Scale Modeling


Creative Play: Scale Modeling

Note: This is an ongoing project. Check back for new stuff.

Scale modeling comes in a variety of flavors: architecture and furniture (known as miniatures); shipbuilding, railroading, other vehicles, etc. All of the scale modeling areas use similar approaches and most have kits available to help the new modeler get started. Of the three main branches of scale modeling, model railroading is far more kit driven than either miniatures or ship modeling. That said, there are still a tremendous number of resources online and available from other companies to help you budding modeler get started.

Like paper modeling, scale modeling tends to be a hobby that carries is a lifelong pursuit. While you can have some of the fancier tools (table saws, micro lathes, scroll saws, drill presses, and the such), beginning modeling can be done with some basic hand tools and doesn’t require a huge initial investment. You will need the following to get started:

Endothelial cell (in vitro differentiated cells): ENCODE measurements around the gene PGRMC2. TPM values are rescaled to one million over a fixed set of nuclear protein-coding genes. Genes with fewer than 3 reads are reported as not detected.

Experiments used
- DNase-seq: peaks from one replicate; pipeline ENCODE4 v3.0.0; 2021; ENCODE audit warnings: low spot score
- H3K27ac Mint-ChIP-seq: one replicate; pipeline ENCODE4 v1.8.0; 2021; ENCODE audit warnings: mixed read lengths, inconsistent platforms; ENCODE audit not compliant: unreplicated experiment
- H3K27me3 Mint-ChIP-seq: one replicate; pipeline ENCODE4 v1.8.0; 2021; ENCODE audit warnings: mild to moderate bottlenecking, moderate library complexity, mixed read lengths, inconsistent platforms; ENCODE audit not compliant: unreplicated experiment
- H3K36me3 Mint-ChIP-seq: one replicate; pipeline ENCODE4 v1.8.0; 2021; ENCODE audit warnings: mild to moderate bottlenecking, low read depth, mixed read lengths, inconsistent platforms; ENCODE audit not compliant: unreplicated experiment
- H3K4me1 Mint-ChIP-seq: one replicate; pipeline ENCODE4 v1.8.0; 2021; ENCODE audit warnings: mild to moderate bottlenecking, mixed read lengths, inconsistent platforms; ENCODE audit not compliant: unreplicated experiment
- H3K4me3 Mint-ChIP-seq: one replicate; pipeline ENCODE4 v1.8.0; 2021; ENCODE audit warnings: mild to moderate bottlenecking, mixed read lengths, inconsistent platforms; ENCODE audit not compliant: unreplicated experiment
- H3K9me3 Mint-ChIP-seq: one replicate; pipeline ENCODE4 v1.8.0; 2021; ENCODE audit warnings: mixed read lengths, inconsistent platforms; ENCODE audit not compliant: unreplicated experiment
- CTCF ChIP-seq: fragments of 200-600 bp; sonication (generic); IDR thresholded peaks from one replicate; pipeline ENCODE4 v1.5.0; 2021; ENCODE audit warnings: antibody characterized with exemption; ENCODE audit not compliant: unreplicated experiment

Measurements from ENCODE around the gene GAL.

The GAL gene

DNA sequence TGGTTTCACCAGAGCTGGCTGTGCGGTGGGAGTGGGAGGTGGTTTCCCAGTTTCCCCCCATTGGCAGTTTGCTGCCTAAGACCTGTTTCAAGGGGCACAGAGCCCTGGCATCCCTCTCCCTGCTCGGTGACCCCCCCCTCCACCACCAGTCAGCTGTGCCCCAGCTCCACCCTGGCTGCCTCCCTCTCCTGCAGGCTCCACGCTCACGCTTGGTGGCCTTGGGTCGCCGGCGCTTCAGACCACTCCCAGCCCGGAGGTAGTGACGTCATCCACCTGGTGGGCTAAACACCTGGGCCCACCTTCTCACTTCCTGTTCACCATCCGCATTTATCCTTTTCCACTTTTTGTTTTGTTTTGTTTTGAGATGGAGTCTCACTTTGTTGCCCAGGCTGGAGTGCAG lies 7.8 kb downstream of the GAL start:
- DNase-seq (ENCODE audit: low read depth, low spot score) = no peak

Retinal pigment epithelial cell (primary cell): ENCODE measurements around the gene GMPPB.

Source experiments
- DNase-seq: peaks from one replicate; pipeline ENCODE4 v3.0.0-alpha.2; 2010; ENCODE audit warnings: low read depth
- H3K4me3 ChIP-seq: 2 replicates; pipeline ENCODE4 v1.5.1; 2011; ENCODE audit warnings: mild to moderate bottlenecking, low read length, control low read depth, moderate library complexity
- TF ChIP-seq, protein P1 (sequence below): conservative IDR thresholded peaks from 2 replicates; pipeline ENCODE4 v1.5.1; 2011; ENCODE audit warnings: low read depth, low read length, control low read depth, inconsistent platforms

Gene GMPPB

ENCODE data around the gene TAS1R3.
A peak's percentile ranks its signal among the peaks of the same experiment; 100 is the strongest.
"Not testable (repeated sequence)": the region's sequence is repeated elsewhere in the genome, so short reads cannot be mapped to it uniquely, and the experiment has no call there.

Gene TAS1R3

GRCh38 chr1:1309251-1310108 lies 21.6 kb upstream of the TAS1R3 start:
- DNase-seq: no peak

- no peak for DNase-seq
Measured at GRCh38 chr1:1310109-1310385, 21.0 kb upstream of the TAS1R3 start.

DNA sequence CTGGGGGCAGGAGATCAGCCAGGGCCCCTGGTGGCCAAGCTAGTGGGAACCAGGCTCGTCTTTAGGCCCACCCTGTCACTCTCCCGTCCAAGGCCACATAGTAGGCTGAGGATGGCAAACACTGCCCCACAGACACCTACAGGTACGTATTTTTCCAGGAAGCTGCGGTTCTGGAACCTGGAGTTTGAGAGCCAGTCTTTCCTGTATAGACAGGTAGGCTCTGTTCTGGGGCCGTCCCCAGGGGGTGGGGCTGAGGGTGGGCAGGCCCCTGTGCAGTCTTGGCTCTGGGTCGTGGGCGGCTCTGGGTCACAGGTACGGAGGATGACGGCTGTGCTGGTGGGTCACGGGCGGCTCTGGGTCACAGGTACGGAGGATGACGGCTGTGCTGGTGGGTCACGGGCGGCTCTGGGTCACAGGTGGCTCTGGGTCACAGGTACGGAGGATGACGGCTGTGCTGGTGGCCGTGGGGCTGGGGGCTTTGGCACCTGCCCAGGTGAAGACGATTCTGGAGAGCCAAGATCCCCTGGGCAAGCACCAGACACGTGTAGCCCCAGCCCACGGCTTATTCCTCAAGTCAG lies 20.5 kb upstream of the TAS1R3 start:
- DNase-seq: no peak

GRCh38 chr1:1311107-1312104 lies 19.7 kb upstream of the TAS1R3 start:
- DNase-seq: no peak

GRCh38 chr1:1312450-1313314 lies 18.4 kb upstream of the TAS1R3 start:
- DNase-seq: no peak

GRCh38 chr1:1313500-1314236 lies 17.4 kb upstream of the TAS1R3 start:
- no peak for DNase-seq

• A good hobby knife (#11)
  • A miter saw and miter box
  • Sand Paper (minimum 150 grit…the higher the better)
  • A scale rule (also known as an Architect’s Rule–check out Mish Mish)
  • A metal straight edge for clean cuts
  • White/Clear Glue (although I tend to use carpenter’s glue for structures), toothpicks, and wax paper
  • A supply of basswood (available from Mish and from Michaels). The wood thickness will vary depending on the model you are building. Basswood is a softer wood and much easier for new modelers to work with. Do not start with hardwoods…while the hardwoods create terrific models, they present challenges and lead to frustration for beginners.
  • Finishes are going to vary based on your actual model.
  • A magnetic gluing jig is a nice addition, but you can also make one yourself.
  • A couple of clamps (you can use the old “spring” clothes pins or document clips).

Dorsett Publications (The Scale Cabinetmaker). Publishers of how-to books and cd-roms on architecture and miniatures, tools, and scale modeling techniques.

Scale Model Net: International List of Scale Model Related Websites. The emphasis is, primarily, on commercial sites, but many include excellent informaiton of scale modeling techniques.

To be continued….

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 Posted by at 10:09 pm